FRESNO, Calif. (KFSN) -- Twenty-five years to the day after a 10-year-old was abducted, investigators with the Tulare County Sheriff's Office get a significant break in what may no longer be a cold case.
"A lot of sweat blood and tears over this case, just like Sheriff Boudreaux was talking about and mentioned, it's dear to his heart, and it's dear to a lot of investigators," said Lt. Joe Torres with the Violent Crimes Unit.
It was March 3, 1994, when 10-year-old Angelica Ramirez was taken from a Visalia swap meet. There with her parents and brother, she had walked away to use the restroom.
That would be the last time they saw her alive.
"We searched the swap meet brought the K9 dogs, airplanes, everything to try to find her," Torres said.
Two days later, her body was found in a canal off Avenue 96 in Pixley.
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Though she was submerged in water, investigators were able to pull the suspect's DNA.
"The way he committed it was not the first time that he's done this. There's no way you're going to go from raping and murdering a 10-year-old to saying I'm going to stop now," Torres said.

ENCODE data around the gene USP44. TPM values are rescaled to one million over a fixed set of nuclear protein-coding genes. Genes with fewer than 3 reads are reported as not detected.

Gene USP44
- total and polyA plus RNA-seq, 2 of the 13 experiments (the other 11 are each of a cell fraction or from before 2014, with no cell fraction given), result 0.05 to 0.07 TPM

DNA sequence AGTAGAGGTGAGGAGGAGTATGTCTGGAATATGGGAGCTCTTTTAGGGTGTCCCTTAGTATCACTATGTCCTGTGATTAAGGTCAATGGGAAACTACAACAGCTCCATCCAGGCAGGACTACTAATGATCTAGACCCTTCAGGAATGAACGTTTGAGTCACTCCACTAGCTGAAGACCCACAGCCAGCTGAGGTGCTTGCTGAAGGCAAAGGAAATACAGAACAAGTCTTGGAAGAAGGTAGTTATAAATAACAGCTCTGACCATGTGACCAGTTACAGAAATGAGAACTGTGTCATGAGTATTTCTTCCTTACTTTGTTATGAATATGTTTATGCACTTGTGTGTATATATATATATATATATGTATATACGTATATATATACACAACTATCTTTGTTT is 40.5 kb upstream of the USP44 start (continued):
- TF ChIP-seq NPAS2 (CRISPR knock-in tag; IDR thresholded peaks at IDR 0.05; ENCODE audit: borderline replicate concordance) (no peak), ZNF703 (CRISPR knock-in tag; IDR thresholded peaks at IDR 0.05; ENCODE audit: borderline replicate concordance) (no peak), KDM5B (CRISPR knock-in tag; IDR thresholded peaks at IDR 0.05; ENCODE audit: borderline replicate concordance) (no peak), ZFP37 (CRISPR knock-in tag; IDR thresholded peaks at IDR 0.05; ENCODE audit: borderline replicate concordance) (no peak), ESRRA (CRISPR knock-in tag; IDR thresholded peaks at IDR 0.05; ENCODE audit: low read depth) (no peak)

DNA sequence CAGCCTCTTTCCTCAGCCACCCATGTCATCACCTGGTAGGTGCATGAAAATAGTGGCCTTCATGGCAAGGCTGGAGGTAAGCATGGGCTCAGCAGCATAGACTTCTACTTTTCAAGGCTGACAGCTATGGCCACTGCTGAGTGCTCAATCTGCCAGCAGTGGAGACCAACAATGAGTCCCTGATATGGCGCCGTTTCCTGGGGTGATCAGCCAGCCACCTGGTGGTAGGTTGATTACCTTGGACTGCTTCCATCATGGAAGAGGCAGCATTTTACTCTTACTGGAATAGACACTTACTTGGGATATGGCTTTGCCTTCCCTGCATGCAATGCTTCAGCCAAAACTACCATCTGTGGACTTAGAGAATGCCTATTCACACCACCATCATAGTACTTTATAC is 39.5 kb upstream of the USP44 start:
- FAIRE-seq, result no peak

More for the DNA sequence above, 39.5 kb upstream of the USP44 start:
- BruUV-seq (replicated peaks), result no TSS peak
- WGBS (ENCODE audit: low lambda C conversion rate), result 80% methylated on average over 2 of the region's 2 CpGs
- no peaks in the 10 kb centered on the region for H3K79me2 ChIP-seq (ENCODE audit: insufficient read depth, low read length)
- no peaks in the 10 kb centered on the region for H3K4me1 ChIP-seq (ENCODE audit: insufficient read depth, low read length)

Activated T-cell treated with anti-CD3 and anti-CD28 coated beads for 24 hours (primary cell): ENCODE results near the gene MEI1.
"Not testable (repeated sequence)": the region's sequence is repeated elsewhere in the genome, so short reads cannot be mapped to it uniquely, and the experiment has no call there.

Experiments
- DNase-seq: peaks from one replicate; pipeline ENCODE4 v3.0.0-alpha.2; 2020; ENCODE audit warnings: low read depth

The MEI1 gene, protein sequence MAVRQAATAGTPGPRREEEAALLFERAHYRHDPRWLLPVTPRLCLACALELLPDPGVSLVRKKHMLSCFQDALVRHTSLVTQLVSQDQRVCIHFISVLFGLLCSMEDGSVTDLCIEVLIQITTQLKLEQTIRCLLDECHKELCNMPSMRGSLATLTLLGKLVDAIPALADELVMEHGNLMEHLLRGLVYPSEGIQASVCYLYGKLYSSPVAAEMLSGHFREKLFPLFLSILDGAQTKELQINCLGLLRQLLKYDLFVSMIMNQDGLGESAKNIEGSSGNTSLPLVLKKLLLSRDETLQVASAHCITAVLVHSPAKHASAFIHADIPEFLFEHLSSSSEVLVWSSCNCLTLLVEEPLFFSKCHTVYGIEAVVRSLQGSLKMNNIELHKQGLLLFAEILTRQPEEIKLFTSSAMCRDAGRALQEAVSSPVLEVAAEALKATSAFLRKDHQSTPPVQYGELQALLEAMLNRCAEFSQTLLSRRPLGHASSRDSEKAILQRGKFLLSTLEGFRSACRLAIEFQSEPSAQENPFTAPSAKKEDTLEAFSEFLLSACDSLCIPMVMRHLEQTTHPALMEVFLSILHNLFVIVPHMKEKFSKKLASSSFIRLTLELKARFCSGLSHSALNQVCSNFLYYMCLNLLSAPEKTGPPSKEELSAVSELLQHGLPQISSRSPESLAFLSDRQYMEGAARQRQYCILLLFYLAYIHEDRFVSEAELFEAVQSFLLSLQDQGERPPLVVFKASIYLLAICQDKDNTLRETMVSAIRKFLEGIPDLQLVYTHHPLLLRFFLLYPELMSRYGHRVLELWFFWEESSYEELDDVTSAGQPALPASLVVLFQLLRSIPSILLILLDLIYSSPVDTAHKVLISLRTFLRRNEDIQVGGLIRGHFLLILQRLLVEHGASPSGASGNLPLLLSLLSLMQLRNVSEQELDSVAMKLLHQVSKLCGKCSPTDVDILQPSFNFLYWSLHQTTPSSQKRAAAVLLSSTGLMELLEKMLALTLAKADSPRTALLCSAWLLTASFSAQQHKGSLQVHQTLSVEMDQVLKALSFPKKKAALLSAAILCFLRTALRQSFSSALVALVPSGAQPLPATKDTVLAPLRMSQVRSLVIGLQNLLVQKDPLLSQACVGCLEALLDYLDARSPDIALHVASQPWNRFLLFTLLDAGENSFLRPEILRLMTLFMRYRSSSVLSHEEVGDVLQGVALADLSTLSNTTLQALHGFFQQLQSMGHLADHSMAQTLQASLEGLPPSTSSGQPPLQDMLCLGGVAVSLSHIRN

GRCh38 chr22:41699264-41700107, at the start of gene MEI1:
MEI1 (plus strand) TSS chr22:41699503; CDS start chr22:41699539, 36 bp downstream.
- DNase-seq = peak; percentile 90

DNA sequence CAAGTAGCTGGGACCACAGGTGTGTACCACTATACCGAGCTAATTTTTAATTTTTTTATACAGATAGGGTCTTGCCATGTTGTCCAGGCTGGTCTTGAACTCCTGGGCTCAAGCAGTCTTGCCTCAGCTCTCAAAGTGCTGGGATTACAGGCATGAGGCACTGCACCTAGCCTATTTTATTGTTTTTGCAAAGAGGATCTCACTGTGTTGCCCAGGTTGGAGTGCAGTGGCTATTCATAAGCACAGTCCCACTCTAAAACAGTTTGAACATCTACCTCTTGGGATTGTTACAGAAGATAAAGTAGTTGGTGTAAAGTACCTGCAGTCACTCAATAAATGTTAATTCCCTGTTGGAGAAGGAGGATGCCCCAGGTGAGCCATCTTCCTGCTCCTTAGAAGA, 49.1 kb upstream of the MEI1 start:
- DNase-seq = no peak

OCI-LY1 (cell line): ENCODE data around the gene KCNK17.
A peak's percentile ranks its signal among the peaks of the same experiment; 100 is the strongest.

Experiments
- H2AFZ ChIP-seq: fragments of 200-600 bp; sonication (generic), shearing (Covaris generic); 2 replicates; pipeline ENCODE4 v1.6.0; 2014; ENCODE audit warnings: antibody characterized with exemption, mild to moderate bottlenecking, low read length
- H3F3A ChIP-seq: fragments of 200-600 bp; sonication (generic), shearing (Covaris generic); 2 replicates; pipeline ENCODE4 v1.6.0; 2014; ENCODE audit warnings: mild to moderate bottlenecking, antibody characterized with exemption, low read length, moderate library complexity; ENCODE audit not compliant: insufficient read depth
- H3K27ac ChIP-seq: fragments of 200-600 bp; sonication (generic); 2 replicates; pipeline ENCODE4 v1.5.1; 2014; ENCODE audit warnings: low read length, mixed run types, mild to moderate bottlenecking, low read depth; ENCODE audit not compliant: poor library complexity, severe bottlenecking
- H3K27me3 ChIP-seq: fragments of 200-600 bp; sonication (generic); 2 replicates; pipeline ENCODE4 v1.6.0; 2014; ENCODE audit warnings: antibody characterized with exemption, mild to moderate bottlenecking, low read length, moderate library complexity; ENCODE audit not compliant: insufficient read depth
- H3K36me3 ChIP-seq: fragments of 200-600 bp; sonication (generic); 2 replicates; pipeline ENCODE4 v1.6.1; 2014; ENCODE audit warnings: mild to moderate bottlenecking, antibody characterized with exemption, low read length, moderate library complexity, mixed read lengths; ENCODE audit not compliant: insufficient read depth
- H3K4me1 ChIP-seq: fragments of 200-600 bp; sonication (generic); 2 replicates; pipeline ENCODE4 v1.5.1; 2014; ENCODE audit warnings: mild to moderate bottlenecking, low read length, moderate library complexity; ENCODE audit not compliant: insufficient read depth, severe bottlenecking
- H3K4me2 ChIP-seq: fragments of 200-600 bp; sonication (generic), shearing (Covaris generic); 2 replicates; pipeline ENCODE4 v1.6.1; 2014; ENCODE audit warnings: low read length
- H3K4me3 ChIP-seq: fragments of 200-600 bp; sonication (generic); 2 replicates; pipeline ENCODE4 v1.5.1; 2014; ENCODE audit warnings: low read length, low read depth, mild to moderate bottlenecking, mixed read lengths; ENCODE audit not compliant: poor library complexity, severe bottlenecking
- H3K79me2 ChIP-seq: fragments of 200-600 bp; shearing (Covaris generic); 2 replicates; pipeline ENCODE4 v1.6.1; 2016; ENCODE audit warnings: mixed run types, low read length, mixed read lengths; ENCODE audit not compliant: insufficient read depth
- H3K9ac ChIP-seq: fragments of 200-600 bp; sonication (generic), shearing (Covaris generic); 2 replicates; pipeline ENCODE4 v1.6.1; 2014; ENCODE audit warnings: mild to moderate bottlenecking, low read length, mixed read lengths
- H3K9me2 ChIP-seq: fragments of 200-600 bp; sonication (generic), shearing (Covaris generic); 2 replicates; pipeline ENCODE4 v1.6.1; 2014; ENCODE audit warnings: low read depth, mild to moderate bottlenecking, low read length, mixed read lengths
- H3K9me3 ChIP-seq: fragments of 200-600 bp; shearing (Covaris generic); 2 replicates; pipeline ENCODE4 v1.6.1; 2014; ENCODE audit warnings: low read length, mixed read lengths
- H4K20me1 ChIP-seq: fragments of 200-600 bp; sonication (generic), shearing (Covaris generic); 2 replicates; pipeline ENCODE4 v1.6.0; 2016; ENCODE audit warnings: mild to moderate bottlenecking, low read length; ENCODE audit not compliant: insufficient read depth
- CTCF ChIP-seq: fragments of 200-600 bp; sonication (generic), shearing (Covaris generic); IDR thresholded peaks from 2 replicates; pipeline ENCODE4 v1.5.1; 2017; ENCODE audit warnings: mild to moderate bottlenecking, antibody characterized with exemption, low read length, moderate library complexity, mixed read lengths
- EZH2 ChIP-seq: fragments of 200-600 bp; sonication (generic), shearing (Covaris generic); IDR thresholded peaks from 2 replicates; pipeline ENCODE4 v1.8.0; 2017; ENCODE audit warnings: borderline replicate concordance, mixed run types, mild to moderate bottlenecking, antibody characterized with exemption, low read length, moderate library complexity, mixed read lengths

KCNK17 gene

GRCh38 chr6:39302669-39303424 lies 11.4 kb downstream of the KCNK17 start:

He says for the last two and a half decades, in collaboration with the US Department of Justice, investigators have been trying to match the suspect's DNA with anyone in their criminal database.
But thanks to Parabon Nano Labs' Snapshot DNA Analysis, they now have a composite sketch they hope you can help identify.
"(He's a man) with light brown skin, brown and black hair and brown or black eyes," Torres said.
They can't determine how old the suspect was at the time of the crime committed but based on the DNA evidence; they know their suspect is of Central American descent and can show what he looked like at the ages of 25, 50 and 75.
New DNA technology could help Tulare County investigators find suspect in 1994 murder
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